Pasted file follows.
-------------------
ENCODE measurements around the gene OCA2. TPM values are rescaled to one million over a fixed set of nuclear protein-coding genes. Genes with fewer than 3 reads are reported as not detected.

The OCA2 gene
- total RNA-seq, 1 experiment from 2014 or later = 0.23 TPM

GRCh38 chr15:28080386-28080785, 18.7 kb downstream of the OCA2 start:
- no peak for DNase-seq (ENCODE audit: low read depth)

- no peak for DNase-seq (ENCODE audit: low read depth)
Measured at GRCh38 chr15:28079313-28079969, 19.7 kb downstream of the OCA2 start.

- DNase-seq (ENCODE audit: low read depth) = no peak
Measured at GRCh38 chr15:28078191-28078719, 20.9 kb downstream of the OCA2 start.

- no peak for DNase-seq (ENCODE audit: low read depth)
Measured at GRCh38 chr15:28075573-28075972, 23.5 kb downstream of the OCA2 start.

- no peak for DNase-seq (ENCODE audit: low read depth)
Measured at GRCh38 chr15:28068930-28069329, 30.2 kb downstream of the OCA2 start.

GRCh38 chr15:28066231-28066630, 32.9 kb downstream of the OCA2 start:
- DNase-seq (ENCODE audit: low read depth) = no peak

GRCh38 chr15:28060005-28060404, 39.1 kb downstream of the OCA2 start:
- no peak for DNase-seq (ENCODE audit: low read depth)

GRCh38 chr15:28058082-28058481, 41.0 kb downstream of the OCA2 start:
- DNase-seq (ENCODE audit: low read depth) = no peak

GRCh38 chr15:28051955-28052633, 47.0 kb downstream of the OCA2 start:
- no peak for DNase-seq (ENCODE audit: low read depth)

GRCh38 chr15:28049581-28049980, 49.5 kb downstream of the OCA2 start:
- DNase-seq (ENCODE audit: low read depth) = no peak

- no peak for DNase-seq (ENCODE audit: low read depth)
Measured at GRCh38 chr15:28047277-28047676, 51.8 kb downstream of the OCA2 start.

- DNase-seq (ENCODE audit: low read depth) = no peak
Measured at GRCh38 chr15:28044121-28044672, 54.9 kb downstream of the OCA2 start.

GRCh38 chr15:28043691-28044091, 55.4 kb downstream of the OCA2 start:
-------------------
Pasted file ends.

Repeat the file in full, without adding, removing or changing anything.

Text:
ENCODE measurements around the gene OCA2. TPM values are rescaled to one million over a fixed set of nuclear protein-coding genes. Genes with fewer than 3 reads are reported as not detected.

The OCA2 gene
- total RNA-seq, 1 experiment from 2014 or later = 0.23 TPM

GRCh38 chr15:28080386-28080785, 18.7 kb downstream of the OCA2 start:
- no peak for DNase-seq (ENCODE audit: low read depth)

- no peak for DNase-seq (ENCODE audit: low read depth)
Measured at GRCh38 chr15:28079313-28079969, 19.7 kb downstream of the OCA2 start.

- DNase-seq (ENCODE audit: low read depth) = no peak
Measured at GRCh38 chr15:28078191-28078719, 20.9 kb downstream of the OCA2 start.

- no peak for DNase-seq (ENCODE audit: low read depth)
Measured at GRCh38 chr15:28075573-28075972, 23.5 kb downstream of the OCA2 start.

- no peak for DNase-seq (ENCODE audit: low read depth)
Measured at GRCh38 chr15:28068930-28069329, 30.2 kb downstream of the OCA2 start.

GRCh38 chr15:28066231-28066630, 32.9 kb downstream of the OCA2 start:
- DNase-seq (ENCODE audit: low read depth) = no peak

GRCh38 chr15:28060005-28060404, 39.1 kb downstream of the OCA2 start:
- no peak for DNase-seq (ENCODE audit: low read depth)

GRCh38 chr15:28058082-28058481, 41.0 kb downstream of the OCA2 start:
- DNase-seq (ENCODE audit: low read depth) = no peak

GRCh38 chr15:28051955-28052633, 47.0 kb downstream of the OCA2 start:
- no peak for DNase-seq (ENCODE audit: low read depth)

GRCh38 chr15:28049581-28049980, 49.5 kb downstream of the OCA2 start:
- DNase-seq (ENCODE audit: low read depth) = no peak

- no peak for DNase-seq (ENCODE audit: low read depth)
Measured at GRCh38 chr15:28047277-28047676, 51.8 kb downstream of the OCA2 start.

- DNase-seq (ENCODE audit: low read depth) = no peak
Measured at GRCh38 chr15:28044121-28044672, 54.9 kb downstream of the OCA2 start.

GRCh38 chr15:28043691-28044091, 55.4 kb downstream of the OCA2 start: